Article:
Thursday, March 16, 2017

-RFNJ Debate Team: What Protectionism?

I want to keep this open to edit and allow Tom or anyone else to reply directly on the article.

Topic: Protectionism and Populism
Question: Is the United States becoming Protectionist via a return to Populism, or is this a return to lawfulness without curtailing the US's place in global economics?

Lately I have been inundated with macro/global financial commentators that Trump has ushered in a new era in Protectionism. Absurdly noted by the most hysterical commentators, Trump's Protectionism (America First) does not hearken to the days of Smoot-Hawley , but to more notorious dictatorial regimes. One commentator opined that Trump's Protectionism is derived from Populism therefore it was akin to Chavism or Peronista (a la Argentina). We have heard TeeVee  pundits call it Fascism, Hitlerian, Neo-Nazi, ad-nauseaum... I recently read a macro analyst make the outrageous comparison to Mussolini's Italy with the assertion that like Italy in the 30's America too will experience an immediate uptick in GDP. I had to call this "genius" and ask him when he expects the Fascisti to come round up the dissenters and how come Trump hasn't Nationalized industry as did Il Duce?!?!? I also asked him if it was fitting to compare Trump to Mussolini, why not Hitler or Hirohito?

My immediate observation: the macro financial analysts, even the sharp ones, are wrong and only repeating this drivel because the neo-globalists that buy their publications want to be right.
Give the people what they want.
The majority of investment houses lean left or more correctly lean Globalist. They can't afford to be wrong or their investors will scram, but they can't afford to be logical or the SJW's will storm their gates. A business openly endorsing Trump or America First type policies will only open itself up to being painted as RAAAACIST!!!

My Argument: the United States looks back on 15 to 20 years of accelerated globalism which has been fostered by, and continues to foster lawlessness. That lawlessness was exemplified by the Obama Administration refusing to enforce laws that maintained a modicum of "protection" via immigration and border security and even worse, failing to prosecute (and even pardoning) migrant criminals.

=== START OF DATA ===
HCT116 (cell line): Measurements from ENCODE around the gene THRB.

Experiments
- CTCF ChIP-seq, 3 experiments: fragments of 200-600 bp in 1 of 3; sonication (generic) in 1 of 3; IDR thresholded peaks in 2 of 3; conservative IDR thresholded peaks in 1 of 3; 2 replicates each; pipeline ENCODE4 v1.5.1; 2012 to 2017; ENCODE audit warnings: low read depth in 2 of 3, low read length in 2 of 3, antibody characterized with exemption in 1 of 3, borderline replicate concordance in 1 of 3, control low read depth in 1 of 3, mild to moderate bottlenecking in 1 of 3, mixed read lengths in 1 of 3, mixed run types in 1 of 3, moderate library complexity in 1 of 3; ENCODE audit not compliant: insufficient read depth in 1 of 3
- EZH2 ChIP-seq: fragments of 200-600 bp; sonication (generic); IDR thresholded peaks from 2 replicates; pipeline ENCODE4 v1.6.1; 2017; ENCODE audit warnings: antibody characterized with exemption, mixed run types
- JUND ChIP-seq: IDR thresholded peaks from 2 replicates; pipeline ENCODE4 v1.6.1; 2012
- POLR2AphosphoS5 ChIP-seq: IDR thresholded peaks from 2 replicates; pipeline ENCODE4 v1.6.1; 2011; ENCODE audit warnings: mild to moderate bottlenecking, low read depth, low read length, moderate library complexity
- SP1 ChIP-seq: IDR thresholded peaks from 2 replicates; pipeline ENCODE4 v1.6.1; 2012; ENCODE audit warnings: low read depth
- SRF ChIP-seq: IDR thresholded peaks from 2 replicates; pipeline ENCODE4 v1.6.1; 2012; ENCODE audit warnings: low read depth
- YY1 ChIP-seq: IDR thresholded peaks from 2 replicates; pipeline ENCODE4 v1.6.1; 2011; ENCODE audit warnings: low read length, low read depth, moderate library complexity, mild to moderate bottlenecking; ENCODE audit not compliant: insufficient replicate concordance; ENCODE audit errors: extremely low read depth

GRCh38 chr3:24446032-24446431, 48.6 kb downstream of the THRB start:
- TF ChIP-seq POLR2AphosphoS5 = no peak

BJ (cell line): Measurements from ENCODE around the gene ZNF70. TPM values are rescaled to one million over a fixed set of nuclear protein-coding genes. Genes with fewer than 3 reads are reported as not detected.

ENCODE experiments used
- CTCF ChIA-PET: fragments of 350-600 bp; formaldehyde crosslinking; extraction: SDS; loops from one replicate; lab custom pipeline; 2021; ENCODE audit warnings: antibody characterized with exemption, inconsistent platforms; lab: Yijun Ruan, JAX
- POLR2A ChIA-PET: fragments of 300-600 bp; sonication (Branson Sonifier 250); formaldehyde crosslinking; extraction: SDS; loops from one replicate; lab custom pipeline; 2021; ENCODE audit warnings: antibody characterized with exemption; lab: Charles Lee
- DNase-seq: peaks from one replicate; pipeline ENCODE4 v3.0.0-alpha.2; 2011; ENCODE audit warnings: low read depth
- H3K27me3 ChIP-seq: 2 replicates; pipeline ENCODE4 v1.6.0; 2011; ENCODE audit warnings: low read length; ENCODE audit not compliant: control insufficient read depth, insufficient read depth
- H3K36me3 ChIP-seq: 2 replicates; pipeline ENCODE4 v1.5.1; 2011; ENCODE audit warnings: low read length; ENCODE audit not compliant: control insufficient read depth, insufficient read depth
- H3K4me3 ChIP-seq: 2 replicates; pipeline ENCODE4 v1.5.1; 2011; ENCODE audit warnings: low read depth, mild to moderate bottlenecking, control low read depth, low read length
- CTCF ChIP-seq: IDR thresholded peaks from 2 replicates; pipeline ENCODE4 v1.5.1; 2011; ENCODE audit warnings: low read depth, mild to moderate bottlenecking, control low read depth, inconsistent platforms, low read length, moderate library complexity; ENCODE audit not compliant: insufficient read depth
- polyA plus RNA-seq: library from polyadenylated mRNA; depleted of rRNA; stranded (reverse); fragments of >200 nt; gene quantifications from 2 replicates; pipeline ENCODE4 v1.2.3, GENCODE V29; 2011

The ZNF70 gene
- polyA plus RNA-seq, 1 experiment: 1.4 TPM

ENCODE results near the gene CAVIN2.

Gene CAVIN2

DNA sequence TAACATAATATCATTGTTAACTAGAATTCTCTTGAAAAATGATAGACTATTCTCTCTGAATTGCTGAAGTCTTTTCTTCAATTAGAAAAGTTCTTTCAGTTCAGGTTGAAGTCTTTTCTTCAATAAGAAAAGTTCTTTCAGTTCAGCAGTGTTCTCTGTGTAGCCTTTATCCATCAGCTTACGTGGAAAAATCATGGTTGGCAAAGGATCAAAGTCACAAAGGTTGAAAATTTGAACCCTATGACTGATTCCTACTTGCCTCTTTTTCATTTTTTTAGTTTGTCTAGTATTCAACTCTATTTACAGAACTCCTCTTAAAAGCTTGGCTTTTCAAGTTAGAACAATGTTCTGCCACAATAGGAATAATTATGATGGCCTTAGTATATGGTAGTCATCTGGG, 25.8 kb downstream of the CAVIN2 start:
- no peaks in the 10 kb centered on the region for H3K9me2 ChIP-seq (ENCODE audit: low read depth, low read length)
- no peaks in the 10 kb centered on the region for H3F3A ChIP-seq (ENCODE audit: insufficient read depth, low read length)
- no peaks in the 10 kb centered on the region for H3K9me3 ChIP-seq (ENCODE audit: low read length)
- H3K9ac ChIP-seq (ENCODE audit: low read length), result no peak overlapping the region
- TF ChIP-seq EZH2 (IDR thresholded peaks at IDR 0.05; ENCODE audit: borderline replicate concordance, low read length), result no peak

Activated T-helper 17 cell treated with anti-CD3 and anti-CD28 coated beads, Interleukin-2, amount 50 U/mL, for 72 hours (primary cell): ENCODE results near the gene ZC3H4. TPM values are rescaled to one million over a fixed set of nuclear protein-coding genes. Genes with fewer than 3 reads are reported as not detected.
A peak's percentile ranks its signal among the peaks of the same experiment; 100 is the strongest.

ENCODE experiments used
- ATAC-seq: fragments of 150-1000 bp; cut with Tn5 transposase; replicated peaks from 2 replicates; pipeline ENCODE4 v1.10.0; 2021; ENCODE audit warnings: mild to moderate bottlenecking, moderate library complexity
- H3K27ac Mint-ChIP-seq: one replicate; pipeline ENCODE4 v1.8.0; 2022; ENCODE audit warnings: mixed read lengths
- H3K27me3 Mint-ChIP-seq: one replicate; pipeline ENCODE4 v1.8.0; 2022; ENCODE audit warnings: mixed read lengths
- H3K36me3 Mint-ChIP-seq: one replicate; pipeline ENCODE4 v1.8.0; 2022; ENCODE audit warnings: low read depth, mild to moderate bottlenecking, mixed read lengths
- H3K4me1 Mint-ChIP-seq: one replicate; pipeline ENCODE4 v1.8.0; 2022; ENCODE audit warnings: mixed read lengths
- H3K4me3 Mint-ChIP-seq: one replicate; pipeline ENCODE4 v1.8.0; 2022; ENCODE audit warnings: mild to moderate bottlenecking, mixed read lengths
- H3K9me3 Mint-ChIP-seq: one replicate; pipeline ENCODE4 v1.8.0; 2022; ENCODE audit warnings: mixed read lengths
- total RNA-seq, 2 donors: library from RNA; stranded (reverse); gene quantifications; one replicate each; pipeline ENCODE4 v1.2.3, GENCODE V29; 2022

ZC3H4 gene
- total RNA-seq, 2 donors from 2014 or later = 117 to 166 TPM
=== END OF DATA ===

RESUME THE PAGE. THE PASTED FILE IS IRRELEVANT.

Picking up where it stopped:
As a consumer nation, under Clinton we projected a second-place disposition. We will pay through the nose for Chinese garbage or Saudi oil  because it will show that we are lock-step with the new world agenda. GW Bush continued this with compassionate conservatism and acting as world police. We continued to allow illegal immigrants and phony refugees into our country but also maintained the sanctity of pro-globalist treaties and tariffs.
Trump refers to "the bad deals" like TPP and NAFTA. He waved the sword of protectionism in the form of a Border Tax. Only Congress could initiate a Border Tax, and even with a Republican majority, the chances of that happening are slim to none.
The issue of Trump's Populism is one of amnesia. Obama was a populist president. Obama legislated and appointed judges that would continue his populist objectives.
Trump is harnessing populism but also reminding America that its time to lead again.
I don't see Rex Tillerson (a man that made his fortune from a global energy business) telling other nations we are closing the doors. On the contrary, as observed by some of the commentators in the first 30-days, Trump has handed out more carrots than resorting to the stick with international manufacturers.
Trump's return to Law and Order at home, securing the borders, enforcing immigration and punishing bad hombres is a return to normalcy. International business will probably flourish. Strangely enough
Mexico has performed well since Trump became Pres.

America as the producer will not necessarily detract from  America as the consumer.
In closing I would have to say that we dodged a bullet with Hillary. 28-years since Reagan is enough for me to realize how far down the rabbit hole America has gone. Hillary would have been a sledge-hammer to that final nail in our coffin.

The floor is open to debate

1 comment:

Tom said...

My take is similar to yours. Adjusting trade deals is not the same thing as protectionism. And I think we need to wait and see what's actually proposed. Of course, whatever it is the hyperbolic media will distort it. But when dealing with overtly mercantilist trade partners, it doesn't seem out of line to me to be a bit more mercantilist ourselves. Will it hurt overall? Sure. But so will raising the mean global wage by reducing the US labor force to the global average through expropriation of manufacturing.

All choices are the lesser of two evils. And we could use a different flavor of evil for a while I think.